Tuesday, July 13, 2010

ValidationAttribute verses the contextual validation

This last week I got tasked with building some validation for the customer object in our new system here at work. Since we are using MVC2 I can use DataAnnotations to do this. Which in most situations would just mean I throw on some attributes like [Required(ErrorMessage="No soup for you")] But not where I work we can’t have one set of required fields no. Each country has a different set of required fields. This means that I not only need to know what the data I am validating is but what context it is validate in.

This means I can’t use

public bool IsValid(object value)

since it has no idea of context. However there is a second overload of IsValid that will work. It took me a bit to understand how this works but it is very nice.

protected ValidationResult IsValid(object value, ValidationContext validationContext)

the ValidationContext gives you access to the object that’s data member you are validating. By using the ObjectType and ObjectInstances of the property you can get access to all the data members of the current object.

Using the above functions It is easy to create a validator that checks to see if a country should or shouldn’t be validate for a given data member and then validate it if I need to.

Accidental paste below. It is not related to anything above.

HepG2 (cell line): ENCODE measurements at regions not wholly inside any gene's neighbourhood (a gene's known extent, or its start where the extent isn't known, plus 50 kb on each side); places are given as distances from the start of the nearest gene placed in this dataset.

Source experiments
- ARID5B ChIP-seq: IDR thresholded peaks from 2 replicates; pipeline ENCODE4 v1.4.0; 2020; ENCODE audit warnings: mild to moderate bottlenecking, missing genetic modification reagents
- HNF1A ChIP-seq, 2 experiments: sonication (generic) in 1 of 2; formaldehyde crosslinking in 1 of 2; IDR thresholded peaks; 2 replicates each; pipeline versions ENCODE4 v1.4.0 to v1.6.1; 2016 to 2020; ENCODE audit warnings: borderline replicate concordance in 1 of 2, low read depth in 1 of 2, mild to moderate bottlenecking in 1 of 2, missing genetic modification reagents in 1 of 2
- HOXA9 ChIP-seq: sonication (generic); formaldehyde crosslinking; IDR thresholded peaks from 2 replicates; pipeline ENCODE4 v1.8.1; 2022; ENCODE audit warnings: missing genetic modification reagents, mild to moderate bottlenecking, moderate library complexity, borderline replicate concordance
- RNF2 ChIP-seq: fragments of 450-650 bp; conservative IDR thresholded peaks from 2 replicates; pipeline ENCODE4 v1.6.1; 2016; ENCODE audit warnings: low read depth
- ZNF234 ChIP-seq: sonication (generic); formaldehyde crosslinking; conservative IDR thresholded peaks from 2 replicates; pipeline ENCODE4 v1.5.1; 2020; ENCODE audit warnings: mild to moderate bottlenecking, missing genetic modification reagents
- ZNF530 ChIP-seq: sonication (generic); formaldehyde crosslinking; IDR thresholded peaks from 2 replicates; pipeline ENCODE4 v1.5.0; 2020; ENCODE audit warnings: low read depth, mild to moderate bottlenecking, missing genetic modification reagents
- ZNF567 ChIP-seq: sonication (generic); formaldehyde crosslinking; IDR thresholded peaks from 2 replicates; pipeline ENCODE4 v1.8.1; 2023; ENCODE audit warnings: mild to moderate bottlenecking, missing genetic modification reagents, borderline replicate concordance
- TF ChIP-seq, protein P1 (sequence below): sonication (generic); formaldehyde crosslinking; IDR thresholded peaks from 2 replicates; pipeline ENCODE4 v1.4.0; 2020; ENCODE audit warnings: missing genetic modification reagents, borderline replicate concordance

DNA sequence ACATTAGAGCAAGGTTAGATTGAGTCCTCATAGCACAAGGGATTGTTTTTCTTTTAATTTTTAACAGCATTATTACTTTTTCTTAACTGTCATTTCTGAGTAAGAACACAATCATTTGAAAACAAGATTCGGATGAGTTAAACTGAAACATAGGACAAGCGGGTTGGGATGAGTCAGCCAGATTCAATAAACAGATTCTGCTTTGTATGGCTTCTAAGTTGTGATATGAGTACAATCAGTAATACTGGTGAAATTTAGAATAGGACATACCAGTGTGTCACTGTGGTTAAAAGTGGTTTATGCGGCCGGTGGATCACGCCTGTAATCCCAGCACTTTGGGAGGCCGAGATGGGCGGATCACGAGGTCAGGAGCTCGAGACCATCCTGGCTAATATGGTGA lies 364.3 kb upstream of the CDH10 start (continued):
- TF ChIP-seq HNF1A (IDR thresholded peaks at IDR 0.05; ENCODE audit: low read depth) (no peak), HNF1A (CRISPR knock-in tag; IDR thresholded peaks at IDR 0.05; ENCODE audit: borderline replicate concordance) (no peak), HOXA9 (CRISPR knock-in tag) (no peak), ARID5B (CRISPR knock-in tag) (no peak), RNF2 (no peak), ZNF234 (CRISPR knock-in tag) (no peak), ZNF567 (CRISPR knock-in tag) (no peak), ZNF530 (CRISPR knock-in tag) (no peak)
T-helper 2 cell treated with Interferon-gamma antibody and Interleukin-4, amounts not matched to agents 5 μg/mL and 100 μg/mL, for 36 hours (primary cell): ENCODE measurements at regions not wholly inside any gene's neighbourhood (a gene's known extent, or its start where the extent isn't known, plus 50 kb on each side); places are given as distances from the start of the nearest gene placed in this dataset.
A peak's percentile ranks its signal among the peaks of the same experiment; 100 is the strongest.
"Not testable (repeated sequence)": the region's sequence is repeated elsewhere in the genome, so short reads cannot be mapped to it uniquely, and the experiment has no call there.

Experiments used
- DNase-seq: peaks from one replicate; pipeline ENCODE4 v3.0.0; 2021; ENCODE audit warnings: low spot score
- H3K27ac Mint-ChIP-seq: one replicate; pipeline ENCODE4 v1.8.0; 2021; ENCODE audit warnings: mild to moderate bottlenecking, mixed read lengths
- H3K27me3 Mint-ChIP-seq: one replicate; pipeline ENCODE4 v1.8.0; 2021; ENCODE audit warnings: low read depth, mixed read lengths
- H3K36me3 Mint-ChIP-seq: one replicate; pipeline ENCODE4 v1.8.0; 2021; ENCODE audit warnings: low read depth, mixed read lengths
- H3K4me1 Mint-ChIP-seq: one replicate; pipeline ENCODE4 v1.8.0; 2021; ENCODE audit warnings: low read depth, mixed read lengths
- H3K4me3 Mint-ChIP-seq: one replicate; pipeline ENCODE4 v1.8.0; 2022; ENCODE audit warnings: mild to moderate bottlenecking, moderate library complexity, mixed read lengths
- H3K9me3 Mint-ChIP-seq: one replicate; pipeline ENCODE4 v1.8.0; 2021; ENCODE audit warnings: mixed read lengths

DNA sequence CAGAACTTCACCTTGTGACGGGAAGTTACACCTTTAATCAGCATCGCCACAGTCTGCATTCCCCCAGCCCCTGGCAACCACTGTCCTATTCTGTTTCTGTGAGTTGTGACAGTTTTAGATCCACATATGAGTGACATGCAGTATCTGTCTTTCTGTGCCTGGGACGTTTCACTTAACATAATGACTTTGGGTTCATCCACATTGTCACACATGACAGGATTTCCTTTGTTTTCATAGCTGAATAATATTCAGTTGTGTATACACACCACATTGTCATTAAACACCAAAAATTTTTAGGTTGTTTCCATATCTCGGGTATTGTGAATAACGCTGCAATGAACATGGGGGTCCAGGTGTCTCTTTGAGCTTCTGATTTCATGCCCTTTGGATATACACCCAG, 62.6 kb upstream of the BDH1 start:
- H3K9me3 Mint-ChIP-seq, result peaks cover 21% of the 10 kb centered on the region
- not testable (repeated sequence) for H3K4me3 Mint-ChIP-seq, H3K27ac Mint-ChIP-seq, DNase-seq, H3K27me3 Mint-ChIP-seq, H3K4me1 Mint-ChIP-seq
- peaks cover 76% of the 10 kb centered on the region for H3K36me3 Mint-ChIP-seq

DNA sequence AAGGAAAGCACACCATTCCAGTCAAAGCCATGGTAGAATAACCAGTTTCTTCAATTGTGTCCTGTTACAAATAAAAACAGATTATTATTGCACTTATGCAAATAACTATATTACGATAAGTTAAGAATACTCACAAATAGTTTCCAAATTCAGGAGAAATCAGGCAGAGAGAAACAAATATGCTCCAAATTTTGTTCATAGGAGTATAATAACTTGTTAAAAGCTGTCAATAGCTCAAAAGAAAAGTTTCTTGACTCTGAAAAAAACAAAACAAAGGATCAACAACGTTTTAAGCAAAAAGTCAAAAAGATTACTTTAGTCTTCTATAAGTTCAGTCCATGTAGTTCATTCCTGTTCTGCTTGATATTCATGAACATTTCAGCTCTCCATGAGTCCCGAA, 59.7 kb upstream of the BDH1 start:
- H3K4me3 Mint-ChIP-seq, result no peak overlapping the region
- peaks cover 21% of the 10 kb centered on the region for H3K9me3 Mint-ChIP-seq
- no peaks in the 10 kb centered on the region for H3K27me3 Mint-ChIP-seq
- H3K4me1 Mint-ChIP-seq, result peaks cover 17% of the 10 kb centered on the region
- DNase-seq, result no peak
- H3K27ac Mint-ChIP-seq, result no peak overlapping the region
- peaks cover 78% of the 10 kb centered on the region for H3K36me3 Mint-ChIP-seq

[AttributeUsage(AttributeTargets.Property | AttributeTargets.Field)]
public class RequiredForCountry : ValidationAttribute
public string CountryIds { get; set; }
public int TermId { get; set; }

protected override ValidationResult IsValid(object value, ValidationContext validationContext)
if (string.IsNullOrEmpty(this.CountryIds))
throw new System.ApplicationException(string.Format(
"The property {0} is not set up correctly in class {1}",
var countryId = GetCountryID(validationContext);
if (CountryIds.Contains(countryId.ToString()))
if (value == null)
return new ValidationResult(TermId.ToString());
var strCheck = value as string;
if (strCheck != null && strCheck == string.Empty)
return new ValidationResult(TermId.ToString());
return ValidationResult.Success;

private int GetCountryID(ValidationContext context)
switch (context.ObjectType.Name)
case "Customer":
return (context.ObjectInstance as ICustomer).MainAddress.Country.Id;
case "Order":
return (context.ObjectInstance as IOrder).Country.Id;
return -1; // eventually this will throw an error

While the above code isn’t the prettiest code I have ever written it gets the job done and allows me to not have to write custom validation for every country.

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